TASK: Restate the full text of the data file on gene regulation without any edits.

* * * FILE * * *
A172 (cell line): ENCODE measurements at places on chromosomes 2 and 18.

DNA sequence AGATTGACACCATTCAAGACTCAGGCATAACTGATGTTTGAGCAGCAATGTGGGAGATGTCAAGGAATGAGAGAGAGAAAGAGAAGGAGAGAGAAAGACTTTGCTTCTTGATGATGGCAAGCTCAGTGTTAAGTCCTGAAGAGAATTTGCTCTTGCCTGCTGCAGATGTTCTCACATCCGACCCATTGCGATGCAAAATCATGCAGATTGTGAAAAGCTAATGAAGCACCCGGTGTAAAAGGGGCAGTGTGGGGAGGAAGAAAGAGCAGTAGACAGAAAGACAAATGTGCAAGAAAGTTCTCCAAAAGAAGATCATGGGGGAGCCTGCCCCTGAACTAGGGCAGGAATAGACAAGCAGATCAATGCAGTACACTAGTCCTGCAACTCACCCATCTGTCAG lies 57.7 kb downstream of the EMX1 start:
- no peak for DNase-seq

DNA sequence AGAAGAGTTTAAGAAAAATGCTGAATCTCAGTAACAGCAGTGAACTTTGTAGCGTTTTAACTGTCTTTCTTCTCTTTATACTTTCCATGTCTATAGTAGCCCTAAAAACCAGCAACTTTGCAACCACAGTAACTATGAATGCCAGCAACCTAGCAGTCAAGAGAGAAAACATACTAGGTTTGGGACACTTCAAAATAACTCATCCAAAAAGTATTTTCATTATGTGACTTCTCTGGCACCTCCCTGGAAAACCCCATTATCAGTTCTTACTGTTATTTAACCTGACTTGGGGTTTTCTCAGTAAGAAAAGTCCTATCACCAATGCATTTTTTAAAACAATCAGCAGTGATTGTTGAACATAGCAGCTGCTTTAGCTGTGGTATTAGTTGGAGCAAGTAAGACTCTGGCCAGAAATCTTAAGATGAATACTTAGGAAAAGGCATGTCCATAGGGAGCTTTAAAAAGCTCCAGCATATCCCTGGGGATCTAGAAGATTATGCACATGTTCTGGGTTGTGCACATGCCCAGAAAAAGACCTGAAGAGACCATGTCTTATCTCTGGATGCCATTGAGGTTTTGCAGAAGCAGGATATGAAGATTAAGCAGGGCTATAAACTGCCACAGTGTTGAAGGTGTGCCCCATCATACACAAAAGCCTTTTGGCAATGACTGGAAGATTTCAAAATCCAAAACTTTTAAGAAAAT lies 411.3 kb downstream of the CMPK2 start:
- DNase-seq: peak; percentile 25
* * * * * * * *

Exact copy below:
A172 (cell line): ENCODE measurements at places on chromosomes 2 and 18.

DNA sequence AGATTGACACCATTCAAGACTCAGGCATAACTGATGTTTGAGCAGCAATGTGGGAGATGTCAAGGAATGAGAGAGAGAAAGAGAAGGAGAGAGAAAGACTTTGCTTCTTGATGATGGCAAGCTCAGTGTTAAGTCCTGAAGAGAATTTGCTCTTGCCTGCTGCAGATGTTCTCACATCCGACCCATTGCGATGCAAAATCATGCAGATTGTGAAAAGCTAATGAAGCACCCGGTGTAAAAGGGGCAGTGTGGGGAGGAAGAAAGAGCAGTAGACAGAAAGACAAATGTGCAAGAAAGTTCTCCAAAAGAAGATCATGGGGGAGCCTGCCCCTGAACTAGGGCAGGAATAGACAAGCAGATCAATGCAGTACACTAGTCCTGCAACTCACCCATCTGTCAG lies 57.7 kb downstream of the EMX1 start:
- no peak for DNase-seq

DNA sequence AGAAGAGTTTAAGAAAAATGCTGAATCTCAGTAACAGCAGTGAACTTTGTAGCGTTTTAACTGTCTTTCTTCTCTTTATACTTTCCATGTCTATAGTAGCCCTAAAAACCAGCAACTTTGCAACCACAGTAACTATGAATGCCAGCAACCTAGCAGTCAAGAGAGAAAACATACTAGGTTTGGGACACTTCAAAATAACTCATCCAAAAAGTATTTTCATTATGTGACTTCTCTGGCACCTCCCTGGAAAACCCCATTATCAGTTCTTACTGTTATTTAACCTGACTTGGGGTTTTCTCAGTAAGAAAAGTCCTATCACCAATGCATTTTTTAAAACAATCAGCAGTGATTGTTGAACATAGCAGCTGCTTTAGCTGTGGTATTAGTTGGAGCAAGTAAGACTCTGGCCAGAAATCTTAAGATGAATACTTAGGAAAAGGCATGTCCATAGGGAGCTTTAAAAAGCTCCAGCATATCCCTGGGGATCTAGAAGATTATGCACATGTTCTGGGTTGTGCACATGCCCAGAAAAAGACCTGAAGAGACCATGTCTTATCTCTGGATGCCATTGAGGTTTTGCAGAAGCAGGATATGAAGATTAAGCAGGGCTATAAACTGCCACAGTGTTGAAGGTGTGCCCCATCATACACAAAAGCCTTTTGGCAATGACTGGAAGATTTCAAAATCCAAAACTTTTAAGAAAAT lies 411.3 kb downstream of the CMPK2 start:
- DNase-seq: peak; percentile 25